We are still in the midst of April’s Autism Awareness. Today Andrea’s shares about Alex’s obsessions…
Autism Awareness Month: Alex’s Obsessions
If you know a child with Autism, you have probably noticed that they often get fixated on certain items. To kids with autism, these objects are familiar and predictable. They often help them in dealing with anxiety or get them calm in an environment that is uncomfortable to them.
Alex has had several different fixations/obsessions over the years. At one point, he was obsessed with salt shakers. When I would leave the room to change Annika’s diaper or something, he would scoot a chair over to the cabinet. He would then crawl on top of the countertop, grab for the shaker, and pour as much as he could out before I got to him. “Salt” would be the first thing he said when he came downstairs in the morning.
Alex also went through a stage where he was obsessed with balls. It didn’t matter what kind of ball, what shape, etc. He just loved balls. I can’t tell you how many balls we owned. He would sleep with them all over his bed.
Then, his next obsession was lawn mowers. He would sit and talk to them and play with them for hours. He would go back and forth in the yard mowing with them. We always joked that he would be a landscaper when he grew up.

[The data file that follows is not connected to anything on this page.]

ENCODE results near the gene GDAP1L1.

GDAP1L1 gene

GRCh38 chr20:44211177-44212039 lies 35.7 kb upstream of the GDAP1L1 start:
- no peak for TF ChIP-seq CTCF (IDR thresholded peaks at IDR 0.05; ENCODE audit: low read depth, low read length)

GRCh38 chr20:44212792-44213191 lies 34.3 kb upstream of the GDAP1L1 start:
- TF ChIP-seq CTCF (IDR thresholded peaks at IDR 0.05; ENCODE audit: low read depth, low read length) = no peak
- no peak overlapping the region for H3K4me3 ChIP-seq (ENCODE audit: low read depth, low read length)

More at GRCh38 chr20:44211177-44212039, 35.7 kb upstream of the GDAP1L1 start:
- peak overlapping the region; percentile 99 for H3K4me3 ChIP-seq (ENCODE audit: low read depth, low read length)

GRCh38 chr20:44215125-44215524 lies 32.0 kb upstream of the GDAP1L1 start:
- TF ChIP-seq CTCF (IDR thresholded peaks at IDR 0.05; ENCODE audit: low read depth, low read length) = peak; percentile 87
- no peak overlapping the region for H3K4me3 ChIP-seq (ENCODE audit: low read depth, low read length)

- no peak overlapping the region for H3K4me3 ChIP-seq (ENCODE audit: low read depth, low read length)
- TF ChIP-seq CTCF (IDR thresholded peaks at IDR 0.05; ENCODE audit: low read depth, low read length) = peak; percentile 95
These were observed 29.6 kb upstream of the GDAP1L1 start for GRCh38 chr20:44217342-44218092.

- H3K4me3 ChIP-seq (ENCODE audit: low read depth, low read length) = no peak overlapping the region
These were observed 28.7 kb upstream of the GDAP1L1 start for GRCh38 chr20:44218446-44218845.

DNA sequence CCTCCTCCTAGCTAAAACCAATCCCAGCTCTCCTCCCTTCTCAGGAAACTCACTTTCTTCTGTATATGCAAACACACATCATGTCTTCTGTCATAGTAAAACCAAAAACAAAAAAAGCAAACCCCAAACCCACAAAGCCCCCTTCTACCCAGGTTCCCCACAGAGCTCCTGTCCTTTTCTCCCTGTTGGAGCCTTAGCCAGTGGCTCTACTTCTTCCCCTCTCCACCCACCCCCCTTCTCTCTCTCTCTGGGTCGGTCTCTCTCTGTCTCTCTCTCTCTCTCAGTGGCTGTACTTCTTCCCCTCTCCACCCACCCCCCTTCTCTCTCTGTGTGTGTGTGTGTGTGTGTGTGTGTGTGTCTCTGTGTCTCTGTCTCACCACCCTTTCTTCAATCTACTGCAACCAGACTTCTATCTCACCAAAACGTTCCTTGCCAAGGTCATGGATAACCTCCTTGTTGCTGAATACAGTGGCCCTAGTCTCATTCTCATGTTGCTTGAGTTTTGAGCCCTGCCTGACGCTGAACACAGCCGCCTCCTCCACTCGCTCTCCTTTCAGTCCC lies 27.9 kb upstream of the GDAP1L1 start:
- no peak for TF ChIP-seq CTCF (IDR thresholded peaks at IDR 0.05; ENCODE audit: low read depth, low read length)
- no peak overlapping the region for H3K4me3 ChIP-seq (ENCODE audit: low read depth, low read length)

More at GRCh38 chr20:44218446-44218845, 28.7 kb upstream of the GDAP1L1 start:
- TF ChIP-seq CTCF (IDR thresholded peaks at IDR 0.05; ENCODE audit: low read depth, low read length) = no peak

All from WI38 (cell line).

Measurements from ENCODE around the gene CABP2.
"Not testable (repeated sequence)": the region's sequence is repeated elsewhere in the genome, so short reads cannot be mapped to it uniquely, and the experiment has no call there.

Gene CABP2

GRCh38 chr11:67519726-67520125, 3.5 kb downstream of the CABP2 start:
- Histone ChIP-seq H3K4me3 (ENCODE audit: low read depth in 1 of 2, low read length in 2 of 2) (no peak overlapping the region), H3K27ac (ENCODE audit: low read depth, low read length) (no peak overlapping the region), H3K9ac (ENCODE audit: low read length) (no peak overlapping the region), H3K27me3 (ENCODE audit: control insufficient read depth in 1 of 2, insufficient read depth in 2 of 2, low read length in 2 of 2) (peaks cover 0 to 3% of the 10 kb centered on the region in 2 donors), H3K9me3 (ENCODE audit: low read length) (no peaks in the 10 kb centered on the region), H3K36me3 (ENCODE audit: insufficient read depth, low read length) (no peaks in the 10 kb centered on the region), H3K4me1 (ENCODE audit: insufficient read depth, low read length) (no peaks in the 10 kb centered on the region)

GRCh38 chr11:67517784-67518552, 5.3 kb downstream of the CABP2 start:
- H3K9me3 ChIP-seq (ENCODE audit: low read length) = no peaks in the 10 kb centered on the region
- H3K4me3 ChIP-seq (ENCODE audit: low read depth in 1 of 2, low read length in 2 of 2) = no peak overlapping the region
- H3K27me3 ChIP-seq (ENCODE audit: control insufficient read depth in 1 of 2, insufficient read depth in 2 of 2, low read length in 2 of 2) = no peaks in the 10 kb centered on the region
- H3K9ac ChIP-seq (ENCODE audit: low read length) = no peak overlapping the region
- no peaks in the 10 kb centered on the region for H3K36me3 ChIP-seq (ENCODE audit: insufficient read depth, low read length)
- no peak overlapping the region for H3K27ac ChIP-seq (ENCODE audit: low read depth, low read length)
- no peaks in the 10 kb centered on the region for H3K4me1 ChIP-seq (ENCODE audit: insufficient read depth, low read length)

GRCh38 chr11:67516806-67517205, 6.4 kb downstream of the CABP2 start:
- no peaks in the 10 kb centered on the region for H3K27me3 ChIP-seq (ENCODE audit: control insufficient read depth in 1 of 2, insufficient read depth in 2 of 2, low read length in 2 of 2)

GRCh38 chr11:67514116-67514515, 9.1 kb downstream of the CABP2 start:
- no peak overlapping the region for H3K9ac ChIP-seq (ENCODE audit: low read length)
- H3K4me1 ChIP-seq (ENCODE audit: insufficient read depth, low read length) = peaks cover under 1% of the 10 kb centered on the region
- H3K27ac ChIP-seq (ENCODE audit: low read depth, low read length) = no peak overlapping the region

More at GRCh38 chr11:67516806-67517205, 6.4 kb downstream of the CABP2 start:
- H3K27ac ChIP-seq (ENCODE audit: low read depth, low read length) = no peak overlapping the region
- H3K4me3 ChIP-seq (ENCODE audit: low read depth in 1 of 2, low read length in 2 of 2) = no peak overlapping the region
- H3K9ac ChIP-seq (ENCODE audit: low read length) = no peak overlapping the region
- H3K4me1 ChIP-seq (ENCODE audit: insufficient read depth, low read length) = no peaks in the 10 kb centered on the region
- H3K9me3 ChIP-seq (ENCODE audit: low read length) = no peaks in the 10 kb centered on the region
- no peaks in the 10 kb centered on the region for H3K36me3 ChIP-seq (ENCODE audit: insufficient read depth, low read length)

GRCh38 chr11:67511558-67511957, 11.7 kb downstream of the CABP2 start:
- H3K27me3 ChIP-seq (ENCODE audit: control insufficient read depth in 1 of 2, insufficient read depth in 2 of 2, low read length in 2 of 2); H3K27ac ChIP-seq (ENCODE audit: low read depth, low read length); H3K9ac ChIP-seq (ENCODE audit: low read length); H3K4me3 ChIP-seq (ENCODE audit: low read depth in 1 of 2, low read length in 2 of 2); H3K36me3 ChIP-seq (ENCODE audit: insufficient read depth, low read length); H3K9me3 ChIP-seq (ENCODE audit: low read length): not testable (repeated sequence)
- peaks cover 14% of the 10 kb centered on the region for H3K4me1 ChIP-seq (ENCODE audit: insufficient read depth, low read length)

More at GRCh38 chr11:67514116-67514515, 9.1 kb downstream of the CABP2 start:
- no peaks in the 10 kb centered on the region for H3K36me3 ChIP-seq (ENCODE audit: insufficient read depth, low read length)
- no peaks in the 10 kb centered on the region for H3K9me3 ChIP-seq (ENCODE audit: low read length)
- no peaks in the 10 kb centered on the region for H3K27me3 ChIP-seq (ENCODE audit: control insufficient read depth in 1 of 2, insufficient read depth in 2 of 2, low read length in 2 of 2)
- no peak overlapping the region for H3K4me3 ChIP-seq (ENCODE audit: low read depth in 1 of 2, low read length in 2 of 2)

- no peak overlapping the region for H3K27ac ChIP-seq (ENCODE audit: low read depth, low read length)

I think we counted we had around 16 or so between our house and my parents’ house. He still likes them, but we have been able to get rid of most of them. When he was in the hospital for his cancer treatments, he would have to sleep with one most nights!
The latest obsession which has lasted quite a while is balloons and inflatables. He really became obsessed with balloons while he was in the hospital. This may have been his way of coping with all of his treatments – I am not sure.
I just know that no matter what his little body was going through, a balloon made him very happy, and he would sleep with it and talk to it. He loves inflatables which range from bounce houses to pool rings and floats.
I can’t even begin to think of how many beach balls, swim rings, inflatable seahorses, etc. that we own. When he isn’t blowing one up, he is looking them up on his iPad and doing screen shots of them. He knows the manufacturer and model of each ring, float, etc.
For a while, we struggled thinking we should move him away from these little obsessions, but we realize they are his calming mechanism. I think his surroundings often over stimulate him or confuse him, and this is his comfort. So, we go along with it.
If you see us at the ball field, you will most likely see Alex with one of his inflatables. I apologize if you get knocked over by it or hit in the head . We get odd looks when we go places with these things, but so be it. When I asked Alex what he wants for his birthday this month, he listed various inflatables. It makes him happy, and in the end, that is what we want for all of our kids.